High school students are learning about STEM topics that are related to careers, like computer science, engineering, physics, and more.
STEM students are also learning about topics that can be found in traditional classes, like the sciences and math.
STEM classes are also being introduced to kids who don’t have access to computers, like young adults who might have never tried coding before.
For example, some high schools have started teaching STEM concepts to students who aren’t native English speakers.
But it’s still unclear how this new curriculum will impact students’ learning and attitudes toward STEM.
For some, it could be beneficial to get them to think about STEM in a different way.
For others, it might be just as important to teach them to be more comfortable with math and science.
And for students like Meghan, a junior at the University of Wisconsin, it’s a little different.
Meghan is a third-year student who plans to go to college in 2018 and has never even considered STEM before.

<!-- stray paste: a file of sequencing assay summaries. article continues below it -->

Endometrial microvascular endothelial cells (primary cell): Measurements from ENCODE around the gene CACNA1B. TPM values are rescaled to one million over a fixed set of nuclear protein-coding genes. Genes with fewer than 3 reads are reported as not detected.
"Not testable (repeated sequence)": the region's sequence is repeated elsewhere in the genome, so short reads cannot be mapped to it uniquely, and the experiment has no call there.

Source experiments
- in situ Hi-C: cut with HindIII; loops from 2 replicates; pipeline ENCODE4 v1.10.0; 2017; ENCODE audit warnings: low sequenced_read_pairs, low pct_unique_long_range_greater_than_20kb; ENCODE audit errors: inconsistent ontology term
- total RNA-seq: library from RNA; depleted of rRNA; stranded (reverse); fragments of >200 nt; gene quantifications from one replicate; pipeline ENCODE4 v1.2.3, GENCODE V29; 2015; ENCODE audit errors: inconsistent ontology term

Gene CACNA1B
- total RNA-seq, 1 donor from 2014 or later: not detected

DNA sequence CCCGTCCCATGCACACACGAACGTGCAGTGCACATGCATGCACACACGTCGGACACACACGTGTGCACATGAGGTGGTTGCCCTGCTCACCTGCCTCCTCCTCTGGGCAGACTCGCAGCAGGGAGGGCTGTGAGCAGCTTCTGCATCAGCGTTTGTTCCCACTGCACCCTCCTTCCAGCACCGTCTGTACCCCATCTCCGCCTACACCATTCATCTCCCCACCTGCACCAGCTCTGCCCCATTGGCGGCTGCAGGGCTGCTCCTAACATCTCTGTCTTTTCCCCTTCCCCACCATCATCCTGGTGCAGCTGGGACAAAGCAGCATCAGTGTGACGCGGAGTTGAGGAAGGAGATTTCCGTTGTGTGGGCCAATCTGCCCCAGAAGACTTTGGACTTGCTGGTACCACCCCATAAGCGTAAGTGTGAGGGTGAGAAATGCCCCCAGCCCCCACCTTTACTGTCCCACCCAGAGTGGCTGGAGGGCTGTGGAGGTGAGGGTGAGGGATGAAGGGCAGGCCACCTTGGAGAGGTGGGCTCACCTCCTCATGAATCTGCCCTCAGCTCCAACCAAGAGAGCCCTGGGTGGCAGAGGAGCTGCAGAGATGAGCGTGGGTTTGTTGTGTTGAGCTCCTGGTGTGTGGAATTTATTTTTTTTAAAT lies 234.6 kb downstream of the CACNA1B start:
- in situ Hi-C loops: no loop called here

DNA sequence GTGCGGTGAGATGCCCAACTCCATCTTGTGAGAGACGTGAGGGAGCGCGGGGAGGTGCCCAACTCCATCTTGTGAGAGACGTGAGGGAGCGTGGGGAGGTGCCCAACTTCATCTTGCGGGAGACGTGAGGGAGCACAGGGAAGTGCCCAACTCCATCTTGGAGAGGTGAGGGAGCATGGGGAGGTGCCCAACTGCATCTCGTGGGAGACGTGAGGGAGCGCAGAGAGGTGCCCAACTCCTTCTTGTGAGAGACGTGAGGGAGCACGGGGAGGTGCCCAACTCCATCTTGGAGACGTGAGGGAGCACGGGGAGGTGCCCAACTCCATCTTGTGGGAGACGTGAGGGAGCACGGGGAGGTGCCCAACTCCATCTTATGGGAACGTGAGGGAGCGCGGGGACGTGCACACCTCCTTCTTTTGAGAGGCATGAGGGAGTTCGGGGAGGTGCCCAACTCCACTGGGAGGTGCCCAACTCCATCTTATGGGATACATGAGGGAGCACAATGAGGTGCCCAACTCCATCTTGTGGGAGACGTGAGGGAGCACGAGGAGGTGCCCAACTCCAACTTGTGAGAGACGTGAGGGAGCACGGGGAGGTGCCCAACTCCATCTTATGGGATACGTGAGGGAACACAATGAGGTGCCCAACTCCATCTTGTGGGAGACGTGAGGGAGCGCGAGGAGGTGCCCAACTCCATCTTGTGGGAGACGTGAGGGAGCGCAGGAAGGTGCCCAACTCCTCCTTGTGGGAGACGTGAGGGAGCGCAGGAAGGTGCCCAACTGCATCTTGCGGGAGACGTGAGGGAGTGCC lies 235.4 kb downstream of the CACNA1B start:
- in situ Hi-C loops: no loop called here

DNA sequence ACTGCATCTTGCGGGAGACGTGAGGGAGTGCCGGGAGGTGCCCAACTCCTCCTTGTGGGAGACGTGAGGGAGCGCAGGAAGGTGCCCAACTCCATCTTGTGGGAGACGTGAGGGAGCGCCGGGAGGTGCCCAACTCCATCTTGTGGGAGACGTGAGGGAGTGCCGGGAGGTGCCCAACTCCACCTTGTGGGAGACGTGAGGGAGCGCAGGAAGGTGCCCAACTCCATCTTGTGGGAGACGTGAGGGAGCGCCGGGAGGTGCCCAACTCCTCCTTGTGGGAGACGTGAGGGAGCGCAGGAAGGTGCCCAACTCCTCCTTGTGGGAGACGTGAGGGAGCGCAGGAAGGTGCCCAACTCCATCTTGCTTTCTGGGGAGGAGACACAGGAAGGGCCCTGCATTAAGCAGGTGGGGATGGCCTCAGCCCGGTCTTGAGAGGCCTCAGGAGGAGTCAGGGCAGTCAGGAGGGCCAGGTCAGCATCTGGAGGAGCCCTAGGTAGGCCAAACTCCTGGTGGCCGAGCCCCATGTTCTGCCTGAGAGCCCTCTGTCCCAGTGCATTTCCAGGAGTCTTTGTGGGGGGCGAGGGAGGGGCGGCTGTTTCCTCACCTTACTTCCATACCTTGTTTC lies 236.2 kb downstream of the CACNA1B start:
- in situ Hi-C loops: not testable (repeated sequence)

She said that she wants to become a programmer and that her friends and family have been supportive, but she’s not sure what her future holds.
“I have to be aware that my future is different from my peers,” Meghan said.
“It’s so hard to tell someone who doesn’t know any more about the world and the sciences.”
Meghan’s mom, Jennifer, said she thinks the new curriculum is important because it will help her daughter see the world differently, but that she also feels that it’s important for the younger students to have access.
“We have to help them understand it, too,” Jennifer said.
Megan has already enrolled in STEM classes, which includes learning about the science behind the game Minecraft and learning about computer vision and robotics.
Meaghan said that it was fun to see her friends’ reactions and that she was excited to learn more about how STEM might work in the future.
“My dad said, ‘You’re going to love this,'” Meghan recalled.
“And my mom said, [my dad] was like, ‘Oh, that’s amazing.'”
For Meghan and other students like her, it seems that STEM classes may not just be the next step toward becoming a programmer, but also a more valuable one.
“This is the next stage in my life,” Meaghan explained.
“There’s something so cool about being able to get out of your classroom and actually start being in the world.”